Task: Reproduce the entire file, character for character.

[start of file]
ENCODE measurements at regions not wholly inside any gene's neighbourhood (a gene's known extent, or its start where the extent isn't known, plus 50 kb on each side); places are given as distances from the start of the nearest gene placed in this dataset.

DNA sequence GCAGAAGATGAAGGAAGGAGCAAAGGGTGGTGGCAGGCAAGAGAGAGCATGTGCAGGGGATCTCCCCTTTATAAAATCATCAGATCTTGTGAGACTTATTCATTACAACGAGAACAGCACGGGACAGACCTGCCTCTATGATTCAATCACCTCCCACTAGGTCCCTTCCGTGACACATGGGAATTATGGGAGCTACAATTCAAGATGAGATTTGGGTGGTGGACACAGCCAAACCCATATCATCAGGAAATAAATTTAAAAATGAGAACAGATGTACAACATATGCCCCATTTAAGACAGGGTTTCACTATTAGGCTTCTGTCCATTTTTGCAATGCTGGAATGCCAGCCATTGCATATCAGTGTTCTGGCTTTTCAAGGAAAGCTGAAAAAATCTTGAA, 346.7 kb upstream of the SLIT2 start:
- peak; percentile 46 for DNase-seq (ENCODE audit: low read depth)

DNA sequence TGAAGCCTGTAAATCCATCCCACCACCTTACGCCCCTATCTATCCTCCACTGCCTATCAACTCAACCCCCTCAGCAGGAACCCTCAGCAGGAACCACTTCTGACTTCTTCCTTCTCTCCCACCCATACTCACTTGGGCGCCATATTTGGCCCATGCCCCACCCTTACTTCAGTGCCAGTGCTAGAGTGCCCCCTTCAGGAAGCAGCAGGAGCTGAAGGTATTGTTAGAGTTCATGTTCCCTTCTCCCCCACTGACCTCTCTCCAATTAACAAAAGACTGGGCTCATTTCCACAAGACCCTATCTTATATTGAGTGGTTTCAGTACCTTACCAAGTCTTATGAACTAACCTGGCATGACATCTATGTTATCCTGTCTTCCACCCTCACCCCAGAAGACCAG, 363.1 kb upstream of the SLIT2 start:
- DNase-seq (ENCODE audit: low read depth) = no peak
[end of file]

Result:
ENCODE measurements at regions not wholly inside any gene's neighbourhood (a gene's known extent, or its start where the extent isn't known, plus 50 kb on each side); places are given as distances from the start of the nearest gene placed in this dataset.

DNA sequence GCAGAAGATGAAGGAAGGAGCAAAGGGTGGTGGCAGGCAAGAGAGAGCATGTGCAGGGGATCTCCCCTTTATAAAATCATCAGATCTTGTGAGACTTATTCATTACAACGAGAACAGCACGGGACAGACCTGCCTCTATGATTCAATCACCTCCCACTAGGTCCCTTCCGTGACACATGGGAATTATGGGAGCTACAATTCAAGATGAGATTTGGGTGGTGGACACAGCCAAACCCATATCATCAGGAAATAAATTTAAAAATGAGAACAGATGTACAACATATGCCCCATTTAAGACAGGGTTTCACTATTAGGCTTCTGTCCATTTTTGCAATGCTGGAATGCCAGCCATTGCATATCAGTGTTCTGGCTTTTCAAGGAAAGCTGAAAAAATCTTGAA, 346.7 kb upstream of the SLIT2 start:
- peak; percentile 46 for DNase-seq (ENCODE audit: low read depth)

DNA sequence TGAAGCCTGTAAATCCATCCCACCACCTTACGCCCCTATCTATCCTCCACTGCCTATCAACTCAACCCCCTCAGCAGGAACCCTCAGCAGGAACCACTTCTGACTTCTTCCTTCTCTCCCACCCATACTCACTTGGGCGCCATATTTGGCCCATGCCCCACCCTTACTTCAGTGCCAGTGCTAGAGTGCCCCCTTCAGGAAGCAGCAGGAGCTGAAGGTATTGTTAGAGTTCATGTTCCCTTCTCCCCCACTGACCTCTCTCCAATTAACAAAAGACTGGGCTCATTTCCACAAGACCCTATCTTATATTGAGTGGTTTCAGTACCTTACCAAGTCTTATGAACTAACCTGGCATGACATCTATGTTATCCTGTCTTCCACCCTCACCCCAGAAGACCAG, 363.1 kb upstream of the SLIT2 start:
- DNase-seq (ENCODE audit: low read depth) = no peak